Monday, March 2, 2009

What is dark matter

In the first post of this blog, I briefly discussed how galaxy rotation curves provide evidence for the existence of dark matter - I didn't really said anything about what dark matter actually is. We've only said that it exists, that it has mass (i.e. it interacts with gravity), and that it doesn't interact with light like every day matter. The truth is, even though dark matter is 85% of the total matter in the universe, we don't know what it is because we've never seen it directly. That's one of the reasons we're looking for it. There are a number of theories for what dark matter might be, but for now I'll just talk about one of the most popular, the Weakly Interacting Massive Particle or WIMP (again, a cute name that is quite a literal description of a particle that has mass and interacts weakly).

There are four forces in nature. The first is gravity, by which mass attracts other mass. The second is electromagnetism between charges, such that like charges repel and opposite charges attract (electromagnetism is also the interaction between matter and light). The third force is the “strong” force, which holds protons and neutrons together. The final force, and the one of interest here, is the “weak” force, which is involved in nuclear reactions. The weak force is weak mainly because its range is very small. You have to be really, really close to something to interact weakly. For example, there is a very light particle called the neutrino that only interacts weakly (neutrinos are too light to constitute dark matter). Neutrinos are produced in nuclear reactions, including nuclear reactors. As the Sun is basically a giant nuclear reactor, it emits neutrinos all the time - 60 billion solar neutrinos go through each one of our fingernails every second, but they just don’t hit anything; basically, because neutrinos only interact weakly, we are transparent to them.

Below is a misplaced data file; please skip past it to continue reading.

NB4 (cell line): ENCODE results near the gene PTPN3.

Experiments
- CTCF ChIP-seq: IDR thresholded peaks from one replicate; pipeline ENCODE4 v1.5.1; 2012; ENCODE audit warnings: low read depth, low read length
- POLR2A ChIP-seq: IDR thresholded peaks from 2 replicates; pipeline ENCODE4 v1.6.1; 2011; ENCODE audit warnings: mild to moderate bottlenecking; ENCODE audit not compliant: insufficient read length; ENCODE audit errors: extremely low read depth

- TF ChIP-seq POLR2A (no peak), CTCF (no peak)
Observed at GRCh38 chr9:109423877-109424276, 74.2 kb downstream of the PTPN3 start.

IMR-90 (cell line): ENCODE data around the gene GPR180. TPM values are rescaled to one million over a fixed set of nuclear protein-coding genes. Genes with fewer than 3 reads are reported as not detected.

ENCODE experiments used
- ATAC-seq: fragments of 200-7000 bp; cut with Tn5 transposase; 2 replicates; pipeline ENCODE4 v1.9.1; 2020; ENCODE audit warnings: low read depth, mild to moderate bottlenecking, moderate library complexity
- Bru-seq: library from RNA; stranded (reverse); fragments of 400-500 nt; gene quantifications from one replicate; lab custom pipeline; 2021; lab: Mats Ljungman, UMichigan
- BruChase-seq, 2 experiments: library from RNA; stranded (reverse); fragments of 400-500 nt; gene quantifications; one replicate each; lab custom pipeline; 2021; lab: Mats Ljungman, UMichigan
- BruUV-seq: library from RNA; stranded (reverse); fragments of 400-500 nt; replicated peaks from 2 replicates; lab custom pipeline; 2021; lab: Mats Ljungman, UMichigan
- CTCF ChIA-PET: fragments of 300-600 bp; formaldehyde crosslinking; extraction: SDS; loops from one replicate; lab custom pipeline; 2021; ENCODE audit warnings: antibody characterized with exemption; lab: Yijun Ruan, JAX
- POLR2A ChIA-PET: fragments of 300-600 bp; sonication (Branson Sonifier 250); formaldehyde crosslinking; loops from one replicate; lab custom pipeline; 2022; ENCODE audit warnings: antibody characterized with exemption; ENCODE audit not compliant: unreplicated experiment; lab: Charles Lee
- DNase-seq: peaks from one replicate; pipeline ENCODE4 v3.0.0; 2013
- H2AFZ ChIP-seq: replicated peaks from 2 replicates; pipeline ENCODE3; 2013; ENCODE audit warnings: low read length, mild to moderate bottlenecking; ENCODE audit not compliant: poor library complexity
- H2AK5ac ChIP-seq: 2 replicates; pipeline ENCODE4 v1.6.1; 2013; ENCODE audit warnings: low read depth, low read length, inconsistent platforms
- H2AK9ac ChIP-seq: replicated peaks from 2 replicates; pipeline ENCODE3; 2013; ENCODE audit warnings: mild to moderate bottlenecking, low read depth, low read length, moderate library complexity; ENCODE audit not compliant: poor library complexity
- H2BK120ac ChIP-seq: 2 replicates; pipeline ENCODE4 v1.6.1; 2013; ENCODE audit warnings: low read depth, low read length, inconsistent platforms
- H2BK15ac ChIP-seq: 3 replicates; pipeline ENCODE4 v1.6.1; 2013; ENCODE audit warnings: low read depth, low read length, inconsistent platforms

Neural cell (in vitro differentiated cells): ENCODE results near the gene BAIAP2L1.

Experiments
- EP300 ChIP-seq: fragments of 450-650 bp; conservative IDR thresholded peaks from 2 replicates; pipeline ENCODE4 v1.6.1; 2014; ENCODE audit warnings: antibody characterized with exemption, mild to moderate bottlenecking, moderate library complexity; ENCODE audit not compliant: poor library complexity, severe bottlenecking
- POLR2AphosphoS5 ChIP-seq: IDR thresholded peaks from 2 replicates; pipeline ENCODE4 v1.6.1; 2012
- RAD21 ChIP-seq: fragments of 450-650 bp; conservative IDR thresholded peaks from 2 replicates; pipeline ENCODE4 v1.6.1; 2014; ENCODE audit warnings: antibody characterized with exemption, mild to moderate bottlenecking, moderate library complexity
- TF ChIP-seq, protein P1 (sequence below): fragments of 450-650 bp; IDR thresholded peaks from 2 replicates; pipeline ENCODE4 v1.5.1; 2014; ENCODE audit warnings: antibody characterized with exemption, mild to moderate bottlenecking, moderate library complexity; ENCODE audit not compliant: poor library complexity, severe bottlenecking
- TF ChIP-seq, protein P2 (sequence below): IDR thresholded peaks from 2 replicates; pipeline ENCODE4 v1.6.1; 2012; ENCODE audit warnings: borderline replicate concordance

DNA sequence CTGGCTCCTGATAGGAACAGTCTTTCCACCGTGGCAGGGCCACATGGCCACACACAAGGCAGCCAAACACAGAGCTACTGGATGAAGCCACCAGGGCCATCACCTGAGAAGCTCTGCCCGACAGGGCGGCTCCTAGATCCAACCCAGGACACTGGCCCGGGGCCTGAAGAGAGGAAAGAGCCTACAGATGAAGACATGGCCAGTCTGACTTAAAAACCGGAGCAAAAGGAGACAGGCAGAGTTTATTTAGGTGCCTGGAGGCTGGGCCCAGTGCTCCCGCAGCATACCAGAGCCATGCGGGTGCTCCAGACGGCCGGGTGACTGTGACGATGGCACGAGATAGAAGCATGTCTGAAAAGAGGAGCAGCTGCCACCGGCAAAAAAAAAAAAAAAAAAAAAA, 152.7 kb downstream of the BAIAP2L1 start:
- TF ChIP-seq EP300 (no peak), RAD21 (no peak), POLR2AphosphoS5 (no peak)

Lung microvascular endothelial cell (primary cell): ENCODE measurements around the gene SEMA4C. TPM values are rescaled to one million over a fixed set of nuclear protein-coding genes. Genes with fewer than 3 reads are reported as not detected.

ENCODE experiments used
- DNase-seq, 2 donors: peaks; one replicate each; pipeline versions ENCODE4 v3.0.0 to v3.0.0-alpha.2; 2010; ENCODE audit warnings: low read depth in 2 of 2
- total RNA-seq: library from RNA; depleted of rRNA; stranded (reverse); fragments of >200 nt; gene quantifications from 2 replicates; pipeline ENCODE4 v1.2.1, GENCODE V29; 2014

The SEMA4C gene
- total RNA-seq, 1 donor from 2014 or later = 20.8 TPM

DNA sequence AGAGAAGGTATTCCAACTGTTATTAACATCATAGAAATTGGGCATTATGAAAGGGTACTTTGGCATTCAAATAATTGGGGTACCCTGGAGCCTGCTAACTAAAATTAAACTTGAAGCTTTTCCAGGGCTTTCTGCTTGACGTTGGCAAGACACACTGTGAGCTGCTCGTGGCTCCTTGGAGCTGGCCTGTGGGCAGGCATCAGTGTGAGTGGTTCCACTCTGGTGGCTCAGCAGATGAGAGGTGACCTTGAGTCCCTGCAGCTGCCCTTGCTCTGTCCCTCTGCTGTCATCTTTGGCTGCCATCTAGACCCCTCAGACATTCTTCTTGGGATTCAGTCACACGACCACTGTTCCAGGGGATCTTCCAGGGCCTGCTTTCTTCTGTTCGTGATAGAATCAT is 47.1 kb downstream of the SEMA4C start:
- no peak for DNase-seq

A heavy particle that interacts weakly, or a WIMP, is exactly the kind of thing that could be the dark matter - we simply wouldn't have observed it before because the weak interaction is so rare.

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